Amtrak Primaries, Phone Blue Light, Social Science and Parenting
The Matt Townsend Show - Season 1, Episode 864
- Apr 27, 2016 4:00 pm
- 2:20:48 mins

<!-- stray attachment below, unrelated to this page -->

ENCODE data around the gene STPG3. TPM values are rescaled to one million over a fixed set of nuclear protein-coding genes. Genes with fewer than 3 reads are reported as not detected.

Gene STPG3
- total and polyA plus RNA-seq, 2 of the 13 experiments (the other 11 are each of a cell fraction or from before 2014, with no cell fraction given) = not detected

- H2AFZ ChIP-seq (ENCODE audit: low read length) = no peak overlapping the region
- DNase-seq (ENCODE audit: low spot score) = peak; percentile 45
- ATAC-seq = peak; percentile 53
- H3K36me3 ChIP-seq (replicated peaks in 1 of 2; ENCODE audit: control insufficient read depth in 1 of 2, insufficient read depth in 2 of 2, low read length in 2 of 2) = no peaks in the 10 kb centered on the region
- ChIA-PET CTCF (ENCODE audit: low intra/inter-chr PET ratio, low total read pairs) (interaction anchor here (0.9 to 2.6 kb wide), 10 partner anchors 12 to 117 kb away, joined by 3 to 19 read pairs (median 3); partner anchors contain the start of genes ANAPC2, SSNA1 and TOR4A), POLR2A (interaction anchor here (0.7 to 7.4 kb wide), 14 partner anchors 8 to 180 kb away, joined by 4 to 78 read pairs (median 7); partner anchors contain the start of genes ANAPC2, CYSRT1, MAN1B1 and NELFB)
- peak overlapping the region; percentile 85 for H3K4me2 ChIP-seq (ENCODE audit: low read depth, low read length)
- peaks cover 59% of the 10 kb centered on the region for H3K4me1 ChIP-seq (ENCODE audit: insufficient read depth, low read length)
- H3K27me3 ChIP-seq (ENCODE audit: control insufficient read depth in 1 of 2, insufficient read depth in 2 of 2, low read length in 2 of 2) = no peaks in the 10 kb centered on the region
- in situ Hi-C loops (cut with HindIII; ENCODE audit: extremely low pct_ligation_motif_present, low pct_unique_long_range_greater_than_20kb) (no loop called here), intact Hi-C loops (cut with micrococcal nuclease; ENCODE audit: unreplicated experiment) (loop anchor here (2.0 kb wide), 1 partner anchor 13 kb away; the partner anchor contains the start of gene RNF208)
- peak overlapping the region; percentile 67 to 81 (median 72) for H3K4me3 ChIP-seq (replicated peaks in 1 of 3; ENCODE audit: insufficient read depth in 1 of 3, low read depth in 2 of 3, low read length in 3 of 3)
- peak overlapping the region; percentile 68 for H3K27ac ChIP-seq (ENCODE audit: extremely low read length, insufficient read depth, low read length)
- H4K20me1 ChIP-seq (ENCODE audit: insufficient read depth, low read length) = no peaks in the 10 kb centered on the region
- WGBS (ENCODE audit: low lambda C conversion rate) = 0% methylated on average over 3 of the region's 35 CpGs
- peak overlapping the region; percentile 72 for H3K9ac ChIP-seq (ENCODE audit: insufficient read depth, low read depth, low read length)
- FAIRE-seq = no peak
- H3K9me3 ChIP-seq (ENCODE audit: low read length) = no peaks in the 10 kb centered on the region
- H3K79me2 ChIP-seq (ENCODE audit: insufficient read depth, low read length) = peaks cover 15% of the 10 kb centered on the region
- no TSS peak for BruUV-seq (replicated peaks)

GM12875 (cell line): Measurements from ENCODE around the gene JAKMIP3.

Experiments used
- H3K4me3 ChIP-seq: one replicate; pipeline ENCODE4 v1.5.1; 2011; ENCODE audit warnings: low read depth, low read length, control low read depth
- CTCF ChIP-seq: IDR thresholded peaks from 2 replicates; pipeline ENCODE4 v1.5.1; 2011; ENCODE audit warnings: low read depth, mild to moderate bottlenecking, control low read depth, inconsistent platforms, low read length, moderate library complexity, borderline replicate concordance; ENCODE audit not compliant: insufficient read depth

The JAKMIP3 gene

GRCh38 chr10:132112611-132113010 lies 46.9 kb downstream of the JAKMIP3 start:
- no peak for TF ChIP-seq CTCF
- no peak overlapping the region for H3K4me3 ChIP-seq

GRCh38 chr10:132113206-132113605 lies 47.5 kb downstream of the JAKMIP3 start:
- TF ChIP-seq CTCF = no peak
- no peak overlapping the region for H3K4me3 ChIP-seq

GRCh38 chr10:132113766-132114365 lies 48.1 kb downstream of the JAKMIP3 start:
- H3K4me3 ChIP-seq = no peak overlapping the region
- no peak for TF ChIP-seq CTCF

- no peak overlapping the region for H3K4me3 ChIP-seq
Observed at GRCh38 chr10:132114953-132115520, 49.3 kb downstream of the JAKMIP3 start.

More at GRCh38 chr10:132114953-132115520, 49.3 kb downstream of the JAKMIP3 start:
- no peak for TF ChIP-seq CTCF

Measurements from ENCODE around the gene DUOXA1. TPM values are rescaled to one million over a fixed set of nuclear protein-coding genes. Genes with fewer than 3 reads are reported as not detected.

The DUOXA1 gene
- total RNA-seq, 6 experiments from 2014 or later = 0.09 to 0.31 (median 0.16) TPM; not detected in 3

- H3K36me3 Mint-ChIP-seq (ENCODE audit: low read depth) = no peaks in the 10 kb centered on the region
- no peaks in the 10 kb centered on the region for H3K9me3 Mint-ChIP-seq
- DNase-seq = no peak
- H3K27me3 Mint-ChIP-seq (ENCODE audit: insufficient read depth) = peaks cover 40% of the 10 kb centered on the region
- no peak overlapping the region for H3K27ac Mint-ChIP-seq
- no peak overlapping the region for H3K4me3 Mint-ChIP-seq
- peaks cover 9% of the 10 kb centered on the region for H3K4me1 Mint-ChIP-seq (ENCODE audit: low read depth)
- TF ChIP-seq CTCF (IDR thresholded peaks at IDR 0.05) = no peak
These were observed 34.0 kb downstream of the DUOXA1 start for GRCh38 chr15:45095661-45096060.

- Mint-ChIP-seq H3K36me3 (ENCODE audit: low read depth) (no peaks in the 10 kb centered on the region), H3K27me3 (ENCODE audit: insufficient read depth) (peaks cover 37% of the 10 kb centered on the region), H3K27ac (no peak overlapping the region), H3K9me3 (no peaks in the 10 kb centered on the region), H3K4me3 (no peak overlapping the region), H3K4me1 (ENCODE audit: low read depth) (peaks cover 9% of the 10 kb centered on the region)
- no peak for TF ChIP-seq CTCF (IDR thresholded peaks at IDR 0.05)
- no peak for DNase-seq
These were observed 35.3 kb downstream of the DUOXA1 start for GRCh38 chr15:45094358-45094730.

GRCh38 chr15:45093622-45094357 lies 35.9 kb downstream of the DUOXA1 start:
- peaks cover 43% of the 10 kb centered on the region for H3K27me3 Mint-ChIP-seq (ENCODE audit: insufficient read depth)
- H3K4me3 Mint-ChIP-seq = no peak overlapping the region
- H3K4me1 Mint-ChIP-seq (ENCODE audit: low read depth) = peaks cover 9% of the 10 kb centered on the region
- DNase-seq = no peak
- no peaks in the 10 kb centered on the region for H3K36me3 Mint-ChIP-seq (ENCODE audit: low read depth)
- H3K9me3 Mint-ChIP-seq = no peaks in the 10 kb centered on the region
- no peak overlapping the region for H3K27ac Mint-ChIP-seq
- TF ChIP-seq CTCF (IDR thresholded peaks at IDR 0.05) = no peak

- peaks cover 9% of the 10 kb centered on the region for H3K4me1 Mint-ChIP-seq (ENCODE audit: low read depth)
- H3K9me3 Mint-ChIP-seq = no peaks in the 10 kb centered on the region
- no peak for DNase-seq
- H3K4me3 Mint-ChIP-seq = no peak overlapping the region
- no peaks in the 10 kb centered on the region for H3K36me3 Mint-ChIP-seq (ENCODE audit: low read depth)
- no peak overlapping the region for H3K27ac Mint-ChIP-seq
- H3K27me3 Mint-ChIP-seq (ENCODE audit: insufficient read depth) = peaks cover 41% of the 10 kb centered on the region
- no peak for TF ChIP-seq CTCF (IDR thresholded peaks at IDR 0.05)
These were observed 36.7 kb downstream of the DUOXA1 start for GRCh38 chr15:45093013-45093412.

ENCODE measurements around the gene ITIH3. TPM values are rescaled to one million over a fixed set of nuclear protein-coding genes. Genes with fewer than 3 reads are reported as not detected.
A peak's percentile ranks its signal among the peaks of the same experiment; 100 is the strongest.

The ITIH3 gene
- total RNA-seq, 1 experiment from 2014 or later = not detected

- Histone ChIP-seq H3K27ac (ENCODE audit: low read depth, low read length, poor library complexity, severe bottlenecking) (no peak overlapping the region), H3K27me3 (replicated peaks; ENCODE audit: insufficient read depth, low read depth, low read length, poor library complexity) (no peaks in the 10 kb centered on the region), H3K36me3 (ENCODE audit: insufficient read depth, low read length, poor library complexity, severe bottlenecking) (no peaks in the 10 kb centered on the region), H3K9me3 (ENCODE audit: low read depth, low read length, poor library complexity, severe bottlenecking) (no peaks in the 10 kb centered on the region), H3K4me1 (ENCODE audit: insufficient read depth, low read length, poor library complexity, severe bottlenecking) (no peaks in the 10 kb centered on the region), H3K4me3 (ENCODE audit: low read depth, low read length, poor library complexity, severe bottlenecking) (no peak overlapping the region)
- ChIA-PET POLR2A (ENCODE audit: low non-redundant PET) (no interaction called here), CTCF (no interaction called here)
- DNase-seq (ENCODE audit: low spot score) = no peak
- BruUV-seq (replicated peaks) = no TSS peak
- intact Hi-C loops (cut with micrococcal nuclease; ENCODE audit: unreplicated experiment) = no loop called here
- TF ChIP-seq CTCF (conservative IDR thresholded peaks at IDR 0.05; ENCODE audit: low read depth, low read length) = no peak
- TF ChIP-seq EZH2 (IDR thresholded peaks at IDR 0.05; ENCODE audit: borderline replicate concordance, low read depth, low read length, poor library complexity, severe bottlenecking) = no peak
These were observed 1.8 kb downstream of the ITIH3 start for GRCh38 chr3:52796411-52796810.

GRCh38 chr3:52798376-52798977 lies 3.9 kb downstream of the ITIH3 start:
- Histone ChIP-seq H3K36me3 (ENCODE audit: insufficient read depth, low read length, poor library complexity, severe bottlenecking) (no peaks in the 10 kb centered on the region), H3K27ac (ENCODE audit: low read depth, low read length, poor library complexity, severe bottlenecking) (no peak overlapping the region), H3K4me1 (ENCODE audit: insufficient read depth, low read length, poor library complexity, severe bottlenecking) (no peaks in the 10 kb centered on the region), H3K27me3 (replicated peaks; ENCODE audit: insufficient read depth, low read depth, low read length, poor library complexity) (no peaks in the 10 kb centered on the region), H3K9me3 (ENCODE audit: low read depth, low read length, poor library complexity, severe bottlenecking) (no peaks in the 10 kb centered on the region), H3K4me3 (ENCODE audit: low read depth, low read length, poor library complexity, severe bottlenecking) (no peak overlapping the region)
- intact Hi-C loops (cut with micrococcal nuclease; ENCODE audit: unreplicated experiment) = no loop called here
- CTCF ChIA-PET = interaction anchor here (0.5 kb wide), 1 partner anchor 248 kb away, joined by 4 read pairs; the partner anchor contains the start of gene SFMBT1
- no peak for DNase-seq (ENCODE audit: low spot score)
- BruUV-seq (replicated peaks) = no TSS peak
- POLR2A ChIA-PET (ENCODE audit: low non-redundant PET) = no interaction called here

The Amtrak Primaries (17:10) Joe Cannon is our Washington Insider. Joe served as an assistant administrator of the U.S. Environmental Protection Agency from 1983-1985. Was a candidate for the U.S. Senate in 1992. He served as the Chairman of the Utah Republican Party from 2002 to 2006. He was named editor of the Deseret Morning News on December 8, 2006. Joe currently is the CEO of Fuel Freedom Foundation. Joe recaps the primaries in Pennsylvania, Connecticut, Rhode Island, Delaware and Maryland. Blue Light and our Bodies (1:03:06) Dr. Geoffrey Goodfellow is an Associate Professor, Assistant Dean for Curriculum and Assessment; Coordinator and Private Practice Clerkship at Illinois College of Optometry. Dr. Goodfellow has served as the site coordinator for the Pediatric Eye Disease Investigators Group as well as the chief of the Pediatrics/Binocular Vision Service. Apple recently released some new products with new features. Among these were a new iPad Pro and a new iPhone. These products come with many features, one of which is a new lighting technology called “Night Shift”. “Night Shift” changes the lighting on the phone to produce less blue light so as to help users go to sleep easier. But will it really work? Dr. Goodfellow explains. Social Science and Parenting (1:49:39) Dr. Brian Boutwell is an Associate Professor of Criminology and Criminal Justice at St. Louis University. His research focuses on the genetic and environmental underpinnings of human violence and aggression, as well as the intersection of general intelligence with behavioral outcomes. Additionally, his work also focuses on the biological evolution of various human traits. Nature vs. Nurture ... a debate that has been raging for decades. Science has been searching for answers as to how humans develop from children into adults. What has the greatest effect on us: the style of parenting or the environment we grew up in? Social Science has attempted to answer the question but Dr. Brian Boutwell points out some possible flaws in their research methods.